ProvenanceVictor Phaland, Wesel, Germany
His Sale: Frederik Muller & Co., Amsterdam, April 24, 1906, no. 76, illus., as with traces of a signature
Gaston Neumans, 1906
F. Hartman, Norway
Sale: Sotheby's New York, June 5, 1986, Old Masters Paintings, sale 5471, lot 0051
Private Collection, New York
Private Collection, California, by descent
LiteratureG. Hofstede de Groot, Catalogue Raisonne of the Works of the most Eminent Dutch Painters, 1927, Vol. VIII, p. 234, no. 947 (as with traces of a signature)
H. Volhard, Die Grund...More...typen der Landschagtsbilder Jan van Goyens, 1927, doctoral dissertation, pp. 120 & 179
Hans-Ulrich Beck, Jan van Goyen, 1973, Vol. II, p. 329, no. 724, illus.
Jan van Goyen came of age at a most propitious time. Born in 1596 and several generations after the Protestant Reformation that created a market for secularized art, he prospered as an artist specializing in the landscape. He would achieve great fame, his paintings synonymous with collectability and status. Indeed, mid-and-late seventeenth-century inventories of Dutch Republic households reveal that Van Goyen was represented in their collections more often than any other artist of the time; his paintings prized by people with neither great wealth nor exceptional connoisseurship as well as those who owned uncommonly fine paintings by Rembrandt, Hals, or Dou. Van Goyen is a key figure in the emergence of modern art commerce. But more importantly, he was a trendsetter who established a new aesthetic that dominated much of Dutch and Flemish landscape painting during much of the century labeled, ‘The Golden Age.’
This new aesthetic, a sober, sepia-toned palette bound by an underlying ochre ground is the stylistic mannerism for which Van Goyen’s is most known. He continued to accept commissions in the colorful manner of his earlier work in the manner of his teacher, Esaias van de Velde but the atmospheric, honeyed impression of River Landscape with a Windmill and Chapel is emblematic of his mature style. The style was employed by many artists of his generation (including still life and genre painters), but Van Goyen applied this palette and technique in the extreme throughout the 1630s and 1640s. It is a tack that facilitated rapid wet-on-wet application of paint that could accelerate the pace of production, address the demands of a burgeoning market, and reduce material costs. Yet whatever economic motivation that prompted Van Goyen to adopt the technique, no artist of the time displayed more virtuosity with a loaded brush or achieved more fame because of it. As Samuel van Joogstraeten related in his 1678 treatise on the art of painting, during a competition held around 1630, three landscapists were challenged to create a painting in a single day, and it was Van Goyen who displayed an effortless ability to conjure up a range of motifs out of nothing. ‘By “swaddling” the whole panel all at once — here light, there dark, more or less like a multicolor agate, or marbled paper — he (Van Goyen) was able, with barely any effort, to apply with tiny brushstrokes all manner of drolleries, so that over yonder a distant view looms up with peasant hamlets, while elsewhere appears an old fort with a gate and landing stage reflected in the rippling water, as well as various kinds of ships and barges, loaded with passengers and freight. In short, his eye — as though in search of the forms that lay hidden in the chaos of his painting — skillfully guided his hand, so that one saw a perfect painting.’ (Judikje Kiers, The Golden Age of Dutch Art, pg. 133)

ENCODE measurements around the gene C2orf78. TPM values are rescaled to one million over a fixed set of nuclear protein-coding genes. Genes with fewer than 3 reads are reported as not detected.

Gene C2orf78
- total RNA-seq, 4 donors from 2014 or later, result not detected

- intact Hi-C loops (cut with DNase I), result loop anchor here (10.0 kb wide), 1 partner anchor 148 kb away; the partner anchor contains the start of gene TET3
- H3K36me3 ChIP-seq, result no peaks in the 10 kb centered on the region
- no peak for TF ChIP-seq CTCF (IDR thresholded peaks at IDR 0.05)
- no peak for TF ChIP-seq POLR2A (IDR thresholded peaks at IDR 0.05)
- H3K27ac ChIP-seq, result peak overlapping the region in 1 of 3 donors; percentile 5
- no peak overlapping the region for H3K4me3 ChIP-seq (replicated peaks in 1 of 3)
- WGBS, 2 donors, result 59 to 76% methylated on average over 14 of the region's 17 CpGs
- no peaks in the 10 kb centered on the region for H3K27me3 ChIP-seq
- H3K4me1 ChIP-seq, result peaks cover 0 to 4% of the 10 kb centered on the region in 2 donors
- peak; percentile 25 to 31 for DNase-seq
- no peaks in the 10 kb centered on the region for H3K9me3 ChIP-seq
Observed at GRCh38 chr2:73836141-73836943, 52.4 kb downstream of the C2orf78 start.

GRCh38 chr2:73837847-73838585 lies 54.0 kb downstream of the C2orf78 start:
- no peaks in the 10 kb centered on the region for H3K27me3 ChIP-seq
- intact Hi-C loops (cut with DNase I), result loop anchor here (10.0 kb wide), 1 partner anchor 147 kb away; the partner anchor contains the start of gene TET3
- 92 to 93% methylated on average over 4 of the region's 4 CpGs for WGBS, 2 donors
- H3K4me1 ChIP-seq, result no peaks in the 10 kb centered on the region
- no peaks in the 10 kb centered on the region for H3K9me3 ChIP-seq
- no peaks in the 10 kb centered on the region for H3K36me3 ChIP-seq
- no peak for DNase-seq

River Landscape with a Windmill and Chapel offers several insights into key characteristics of technique and mannerisms that shape our appreciation for the so-called ‘Golden Age’; a low vantage point so that the eye of the viewer is at the height of the figures and setting, a generous expanse of a sky and clouds, and a fantastic sense of distancing and perspective. Van Goyen painted many views such as this, based on graphite, charcoal, or ink sketches while engaging in careful study of the formal elements near Dordrecht, Nijmegen, Rhenen, or Arnhem during the 1630s and until 1641. Between 1641 and 1651, he produced views such as this along a river, especially at Nijmegen, and as depicted in Castle by a River (Metropolitan Museum of Art) of 1647. In any event, given Van Goyen’s remarkable talent for extemporizing, changing, and shifting architectural elements, his work provides endless possibilities and remarkable variation.
Jan van Goyen, "Seascape with Windmill," 1644
Jan van Goyen, "River Scene with Towboat," 1653